The researchers considered high-quality studies published since 2000. Criteria for “high quality” included having large sample sizes and validated measures. For health outcomes, studies also needed a longitudinal design. They eliminated studies with “serious or critical” risk of bias.
The panels debated implications for health care based on the evidence in the studies, rating them from inconclusive to strongest evidence to settle on the recommendations.
By the time they went through the elimination process, they had narrowed nearly 9,000 articles to 371 on serious illness. Of nearly 6,500 health-outcome articles, they included 215.
They found clear evidence that spirituality is important for most patients and that spiritual needs are common, while spiritual care is not. They also found patients often want spiritual care, but spiritual needs are seldom addressed as part of medical care — even though spirituality often influences the medical decisions patients make.
Finally, the research review showed that when spiritual needs aren’t addressed, patient quality of life is not as good, while providing spiritual care provides better end-of-life outcomes.
In real life
The Rev. Amy Ziettlow has often seen the interplay of faith and medicine in her role as pastor of Holy Cross Lutheran Church in Decatur, Illinois. She said the JAMA study “resonates with my day-to-day experience of congregational ministry.”
Any congregation has homebound, seriously ill members, said the Rev. Ziettlow, who was not involved in the study. “They live with chronic or acute pain, experience losses in memory and physical mobility and are vulnerable to infection, especially COVID-19, the flu and pneumonia. By definition, ‘homebound’ means they are separated from their faith communities, and my role as pastor aims to remind them that they are still connected to their church home and still connected to God’s presence,” she told Deseret News by email.
Her example is Mary, who at age 96 had trouble walking and was living in a memory care unit when she started hospice last April. Amid COVID-19 restrictions, only family members and the Rev. Ziettlow were allowed to visit.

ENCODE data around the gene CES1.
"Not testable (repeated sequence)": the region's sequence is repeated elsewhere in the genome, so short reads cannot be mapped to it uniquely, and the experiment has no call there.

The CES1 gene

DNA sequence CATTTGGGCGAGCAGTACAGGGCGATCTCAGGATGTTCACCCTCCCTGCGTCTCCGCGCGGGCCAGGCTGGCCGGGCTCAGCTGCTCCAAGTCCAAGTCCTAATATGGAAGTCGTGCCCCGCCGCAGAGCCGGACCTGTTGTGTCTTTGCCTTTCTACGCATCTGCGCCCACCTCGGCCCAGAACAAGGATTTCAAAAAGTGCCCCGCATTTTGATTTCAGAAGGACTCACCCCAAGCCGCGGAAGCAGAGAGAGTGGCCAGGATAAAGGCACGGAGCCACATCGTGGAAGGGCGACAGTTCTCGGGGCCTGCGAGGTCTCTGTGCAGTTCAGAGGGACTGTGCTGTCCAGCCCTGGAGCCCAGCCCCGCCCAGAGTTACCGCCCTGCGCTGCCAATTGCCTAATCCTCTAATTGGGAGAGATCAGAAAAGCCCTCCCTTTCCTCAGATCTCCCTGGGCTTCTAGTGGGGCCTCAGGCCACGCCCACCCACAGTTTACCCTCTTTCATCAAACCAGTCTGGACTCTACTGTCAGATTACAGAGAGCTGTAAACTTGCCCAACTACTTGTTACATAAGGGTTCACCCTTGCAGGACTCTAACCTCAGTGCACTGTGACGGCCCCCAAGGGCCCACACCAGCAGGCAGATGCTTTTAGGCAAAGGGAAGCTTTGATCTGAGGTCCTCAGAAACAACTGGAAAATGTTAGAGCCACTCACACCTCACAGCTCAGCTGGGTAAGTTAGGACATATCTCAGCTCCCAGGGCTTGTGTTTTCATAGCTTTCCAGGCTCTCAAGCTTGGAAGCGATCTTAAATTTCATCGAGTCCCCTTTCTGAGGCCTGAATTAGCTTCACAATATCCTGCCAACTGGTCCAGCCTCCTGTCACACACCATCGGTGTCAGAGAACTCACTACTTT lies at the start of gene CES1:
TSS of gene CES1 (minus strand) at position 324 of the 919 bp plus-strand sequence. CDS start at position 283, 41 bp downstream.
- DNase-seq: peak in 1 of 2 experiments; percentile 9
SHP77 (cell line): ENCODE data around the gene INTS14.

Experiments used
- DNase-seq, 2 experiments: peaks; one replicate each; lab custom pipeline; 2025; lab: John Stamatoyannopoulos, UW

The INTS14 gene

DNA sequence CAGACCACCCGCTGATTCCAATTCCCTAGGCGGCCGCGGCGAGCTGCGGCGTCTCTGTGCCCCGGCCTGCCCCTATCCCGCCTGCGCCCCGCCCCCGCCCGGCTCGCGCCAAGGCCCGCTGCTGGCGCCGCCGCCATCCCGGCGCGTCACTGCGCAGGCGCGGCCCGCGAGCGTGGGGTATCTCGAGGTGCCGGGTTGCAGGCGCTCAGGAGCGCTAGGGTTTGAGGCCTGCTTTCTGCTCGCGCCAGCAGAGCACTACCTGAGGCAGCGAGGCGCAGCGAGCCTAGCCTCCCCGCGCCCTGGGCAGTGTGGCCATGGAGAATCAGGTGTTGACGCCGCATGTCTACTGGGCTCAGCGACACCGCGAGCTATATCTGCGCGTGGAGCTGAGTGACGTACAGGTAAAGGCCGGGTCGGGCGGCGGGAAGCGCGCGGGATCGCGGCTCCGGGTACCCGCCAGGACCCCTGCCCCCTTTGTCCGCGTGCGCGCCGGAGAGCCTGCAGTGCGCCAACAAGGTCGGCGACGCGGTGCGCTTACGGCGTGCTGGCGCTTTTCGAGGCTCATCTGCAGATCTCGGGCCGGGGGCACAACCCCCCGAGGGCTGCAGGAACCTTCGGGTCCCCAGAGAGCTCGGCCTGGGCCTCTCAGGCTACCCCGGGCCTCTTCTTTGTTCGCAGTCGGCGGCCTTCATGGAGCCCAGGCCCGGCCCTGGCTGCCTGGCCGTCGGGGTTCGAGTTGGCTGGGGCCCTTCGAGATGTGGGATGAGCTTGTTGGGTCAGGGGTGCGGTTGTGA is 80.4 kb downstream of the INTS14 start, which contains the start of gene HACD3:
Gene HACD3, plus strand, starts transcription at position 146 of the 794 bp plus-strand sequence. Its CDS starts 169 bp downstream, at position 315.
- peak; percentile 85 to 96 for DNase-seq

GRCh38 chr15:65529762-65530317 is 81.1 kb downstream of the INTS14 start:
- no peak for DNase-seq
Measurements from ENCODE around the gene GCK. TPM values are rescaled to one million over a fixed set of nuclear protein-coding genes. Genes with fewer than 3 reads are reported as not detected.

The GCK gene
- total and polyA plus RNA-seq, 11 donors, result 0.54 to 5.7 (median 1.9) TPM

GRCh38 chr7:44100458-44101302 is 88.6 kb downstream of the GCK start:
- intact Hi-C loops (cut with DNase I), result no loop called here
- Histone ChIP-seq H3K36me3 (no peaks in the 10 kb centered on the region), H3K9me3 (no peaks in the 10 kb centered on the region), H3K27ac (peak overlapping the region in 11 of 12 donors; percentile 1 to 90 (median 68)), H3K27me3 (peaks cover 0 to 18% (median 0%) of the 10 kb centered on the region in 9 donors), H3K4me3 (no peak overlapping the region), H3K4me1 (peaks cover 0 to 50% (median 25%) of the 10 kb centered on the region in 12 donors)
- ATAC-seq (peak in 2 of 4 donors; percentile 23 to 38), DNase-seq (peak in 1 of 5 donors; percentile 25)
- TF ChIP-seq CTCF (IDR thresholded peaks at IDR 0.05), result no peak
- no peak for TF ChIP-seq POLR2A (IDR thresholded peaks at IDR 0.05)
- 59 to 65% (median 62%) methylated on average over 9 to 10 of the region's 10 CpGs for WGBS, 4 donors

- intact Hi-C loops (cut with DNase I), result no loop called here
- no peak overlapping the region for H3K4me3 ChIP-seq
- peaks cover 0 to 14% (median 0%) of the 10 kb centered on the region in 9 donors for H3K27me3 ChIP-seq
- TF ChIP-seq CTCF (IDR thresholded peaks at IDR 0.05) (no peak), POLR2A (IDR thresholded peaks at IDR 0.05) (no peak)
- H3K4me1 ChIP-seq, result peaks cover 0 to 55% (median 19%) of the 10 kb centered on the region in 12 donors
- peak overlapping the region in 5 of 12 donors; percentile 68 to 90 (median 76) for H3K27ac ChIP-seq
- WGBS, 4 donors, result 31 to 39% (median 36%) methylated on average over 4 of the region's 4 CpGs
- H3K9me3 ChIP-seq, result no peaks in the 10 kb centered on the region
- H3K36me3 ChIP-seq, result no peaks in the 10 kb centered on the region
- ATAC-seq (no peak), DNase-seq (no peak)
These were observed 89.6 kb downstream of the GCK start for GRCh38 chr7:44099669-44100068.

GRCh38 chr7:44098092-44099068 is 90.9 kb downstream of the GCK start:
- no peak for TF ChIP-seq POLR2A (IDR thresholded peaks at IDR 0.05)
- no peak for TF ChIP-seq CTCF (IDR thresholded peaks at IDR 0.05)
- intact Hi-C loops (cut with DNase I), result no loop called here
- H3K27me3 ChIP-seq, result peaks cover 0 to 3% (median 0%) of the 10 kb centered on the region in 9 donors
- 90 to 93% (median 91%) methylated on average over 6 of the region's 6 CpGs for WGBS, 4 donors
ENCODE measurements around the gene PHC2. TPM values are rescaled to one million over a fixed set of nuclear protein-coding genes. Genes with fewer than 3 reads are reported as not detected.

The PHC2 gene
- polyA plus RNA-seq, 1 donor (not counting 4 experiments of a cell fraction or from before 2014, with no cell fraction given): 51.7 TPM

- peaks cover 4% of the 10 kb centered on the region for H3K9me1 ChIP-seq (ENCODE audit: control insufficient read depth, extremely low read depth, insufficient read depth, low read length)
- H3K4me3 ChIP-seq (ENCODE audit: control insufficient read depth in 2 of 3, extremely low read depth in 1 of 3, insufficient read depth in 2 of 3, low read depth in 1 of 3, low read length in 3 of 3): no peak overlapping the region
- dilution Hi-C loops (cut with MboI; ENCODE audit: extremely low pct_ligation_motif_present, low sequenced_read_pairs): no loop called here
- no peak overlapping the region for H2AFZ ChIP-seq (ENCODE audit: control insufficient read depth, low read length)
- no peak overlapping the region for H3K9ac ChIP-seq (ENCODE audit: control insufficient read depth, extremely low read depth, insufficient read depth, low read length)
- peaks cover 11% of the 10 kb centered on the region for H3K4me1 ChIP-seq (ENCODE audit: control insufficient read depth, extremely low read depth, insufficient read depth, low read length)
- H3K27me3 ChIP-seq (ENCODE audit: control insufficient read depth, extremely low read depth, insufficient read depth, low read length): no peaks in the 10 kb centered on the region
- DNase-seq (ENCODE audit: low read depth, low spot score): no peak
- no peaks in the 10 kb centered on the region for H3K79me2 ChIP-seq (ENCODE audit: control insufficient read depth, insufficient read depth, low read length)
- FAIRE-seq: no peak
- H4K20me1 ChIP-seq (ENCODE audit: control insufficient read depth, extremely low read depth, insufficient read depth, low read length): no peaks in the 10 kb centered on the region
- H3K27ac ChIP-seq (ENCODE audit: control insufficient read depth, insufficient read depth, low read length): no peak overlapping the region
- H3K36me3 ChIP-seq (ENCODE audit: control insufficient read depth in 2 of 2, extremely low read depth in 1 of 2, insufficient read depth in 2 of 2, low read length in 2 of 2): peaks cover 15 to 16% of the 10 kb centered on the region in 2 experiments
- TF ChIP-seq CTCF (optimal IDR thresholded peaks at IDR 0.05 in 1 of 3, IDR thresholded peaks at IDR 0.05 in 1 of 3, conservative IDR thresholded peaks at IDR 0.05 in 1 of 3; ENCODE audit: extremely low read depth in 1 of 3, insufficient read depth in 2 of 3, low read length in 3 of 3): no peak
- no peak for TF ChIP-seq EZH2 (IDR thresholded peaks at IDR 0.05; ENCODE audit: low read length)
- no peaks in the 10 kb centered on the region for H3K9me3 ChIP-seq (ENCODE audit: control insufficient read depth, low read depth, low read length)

During weekly, then daily visits as death approached, “I was a bridge between her isolated room and our bustling sanctuary of worshippers, between her life defined by medications, medical visits and physical limits and her life defined by her relationship to God,” the Rev. Ziettlow said. “I wore a clerical collar, my worship uniform, which signaled to her and to the staff of the care center that ritual actions and words would be happening that connect Mary to her ultimate meaning, the story of God’s love and grace.”
Despite her failing memory, Mary still knew the liturgical elements that had nourished her spirit over a lifetime, the Rev. Ziettlow said. “She recited the Lord’s Prayer, the Apostle’s Creed and sang along with favorite hymns, like ‘Jesus Loves Me’ and ‘Amazing Grace.’”
Each visit ended with the sacrament of communion. “Mary kept a special plate and napkin she liked me to use as we marked this ritual meal together. We ate, drank and remembered that God’s presence is really with us always,” the pastor recalled. “Her last words to me were, ‘God bless you’.”
Baldoni hopes that the medical community, public health workers and all those they serve will pay attention to the connection between spirituality and health.
Spirituality, she said, “can actually nurture the soul of medicine itself. I believe that as we better embrace the spiritual aspects of our patients, we embrace the spiritual aspects of what it means to be caregivers of patients.”
On the public health side, she said, “As health systems at all levels recognize that human beings are spiritual beings and that’s an important aspect of flourishing, we can tap into better care for human populations or for communities by drawing on spirituality’s resources.”